For several years, I worked as a cashier. I lived years doubting my own learning abilities and passion. I lived a shattered life until I realized my potential and decided to get back up. If you want to learn more about my journey from teaching assistant and bus driver to our county’s teacher of the year, follow this link to my personal blog.
The Newcomers in YOUR Classroom
I share my story with you because chances are you already have or will have a newcomer student in your classroom. I hope my perspective and guidance will be of value as you help these students be productive citizens and life-long learners.
Undoubtedly, the first thing you’ll think about when a newcomer enters your classroom is “What resources do I need to support my student?” But what if I told you that what your newcomer needs most from day one – even more than cognitive support – is sociocultural support that reaches their heart.
I’m not suggesting you neglect your student’s academic learning process, but your first priority should be immediately creating a comfortable environment where students feel safe. If you need to read more about Sociocultural Theories and Cognitive Theories, this article is a fantastic resource.
Remember These 4 Sociocultural Benefits
When we confront a new and unfamiliar culture or way of life, we experience what is called culture shock. This can evoke a feeling of frustration and disorientation. However, creating a safe environment and providing a positive classroom experience opens up opportunities to remove cultural barriers.
This is imperative because cultural barriers are considered traditions that become hurdles in learning the language and understanding academic content. Newcomers need opportunities to adjust to the new culture. This process is called acculturation.
Your focus on sociocultural support will also remove any frustration and lower any anxiety students may have. Students will be happy and motivated to take risks and have more self-confidence. This article, The First Days: Engaging Newcomer ELLs in the Classroom Community, provides great techniques to support newcomers on their first days.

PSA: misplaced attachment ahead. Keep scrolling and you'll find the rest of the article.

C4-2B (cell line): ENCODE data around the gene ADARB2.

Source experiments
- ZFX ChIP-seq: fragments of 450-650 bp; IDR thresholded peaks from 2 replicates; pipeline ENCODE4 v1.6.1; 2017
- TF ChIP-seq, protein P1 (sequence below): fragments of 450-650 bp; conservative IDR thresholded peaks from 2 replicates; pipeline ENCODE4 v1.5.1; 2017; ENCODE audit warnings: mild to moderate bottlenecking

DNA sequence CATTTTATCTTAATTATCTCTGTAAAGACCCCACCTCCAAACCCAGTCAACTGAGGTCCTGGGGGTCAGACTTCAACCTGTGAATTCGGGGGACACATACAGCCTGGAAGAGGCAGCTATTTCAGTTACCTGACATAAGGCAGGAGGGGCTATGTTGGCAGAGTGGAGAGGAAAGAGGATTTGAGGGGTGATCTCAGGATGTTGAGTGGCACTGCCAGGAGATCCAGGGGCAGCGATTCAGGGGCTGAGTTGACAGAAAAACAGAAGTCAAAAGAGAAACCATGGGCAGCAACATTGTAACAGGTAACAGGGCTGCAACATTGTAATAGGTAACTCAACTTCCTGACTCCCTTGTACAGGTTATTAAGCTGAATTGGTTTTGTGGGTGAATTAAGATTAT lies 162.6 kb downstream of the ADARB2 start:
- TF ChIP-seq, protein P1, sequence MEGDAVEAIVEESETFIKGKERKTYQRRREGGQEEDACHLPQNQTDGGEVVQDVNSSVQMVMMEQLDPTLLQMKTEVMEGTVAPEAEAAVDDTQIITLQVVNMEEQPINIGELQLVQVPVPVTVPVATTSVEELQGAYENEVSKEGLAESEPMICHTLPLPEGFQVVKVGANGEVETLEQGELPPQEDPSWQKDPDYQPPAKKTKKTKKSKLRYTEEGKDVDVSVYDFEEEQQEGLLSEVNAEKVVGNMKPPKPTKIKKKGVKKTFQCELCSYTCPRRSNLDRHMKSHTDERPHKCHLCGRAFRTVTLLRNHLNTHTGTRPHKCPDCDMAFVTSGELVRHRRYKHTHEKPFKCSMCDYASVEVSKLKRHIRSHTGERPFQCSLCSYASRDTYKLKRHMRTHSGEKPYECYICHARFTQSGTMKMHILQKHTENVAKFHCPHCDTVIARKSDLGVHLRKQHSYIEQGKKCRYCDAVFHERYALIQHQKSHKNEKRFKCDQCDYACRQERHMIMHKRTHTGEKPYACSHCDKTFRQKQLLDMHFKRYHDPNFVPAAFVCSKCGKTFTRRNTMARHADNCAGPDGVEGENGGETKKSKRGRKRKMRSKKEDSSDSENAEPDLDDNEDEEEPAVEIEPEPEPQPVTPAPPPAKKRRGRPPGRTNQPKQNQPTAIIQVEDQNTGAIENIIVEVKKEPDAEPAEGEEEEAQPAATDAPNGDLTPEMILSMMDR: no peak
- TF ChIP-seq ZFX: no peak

It’s essential to understand the role that first language plays in social, academic, and cognitive development. Your newcomer should know that his/her language is accepted and valued. If your student realizes that the classroom has no room for his/her home language, subtractive bilingualism occurs and that is dangerous and has negative effects.
Provide plenty of opportunities for students to read, write, speak, and listen to their home language. Use their language as the foundation for learning. Your objective from the very beginning should be finding ways to engage the student even if it’s using the language they’re most comfortable with.
Lastly, your emphasis on the sociocultural will tap into your student’s “funds of knowledge” accumulated from their own background and life experiences. These have been called hidden family resources. Once you’ve created a safe place for students, they will be comfortable to share their experiences with you and the class. These experiences that our newcomers bring are highly influential and need to be taken into account.
Provide opportunities for students to share their stories – stories that serve as windows to a world perhaps you and the rest of the class are unaware of. It won’t take you long to realize your student’s potential and passion for what they are capable of doing.
Tap into their dreams and aspirations and you will link them to their full learning potential.
Astrid Emily Francis was born in Guatemala and came to the United States at the age of 15. She teaches English Learners at Concord High School in Concord NC, serving students in grades 9-12 at various English proficiency levels. She earned a BA in Spanish and an MAT in teaching ESL from the University of North Carolina-Charlotte.
Emily has served as a professional development facilitator, a motivational speaker for newly hired teachers, an ESL PLC co-lead, and was Teacher of the Year for Cabarrus County in 2016. She’s also a member of Teaching Channel’s Fab Five ELL Squad. Visit her blog Inspiring English Language Learners and follow her on Twitter @emilyfranESL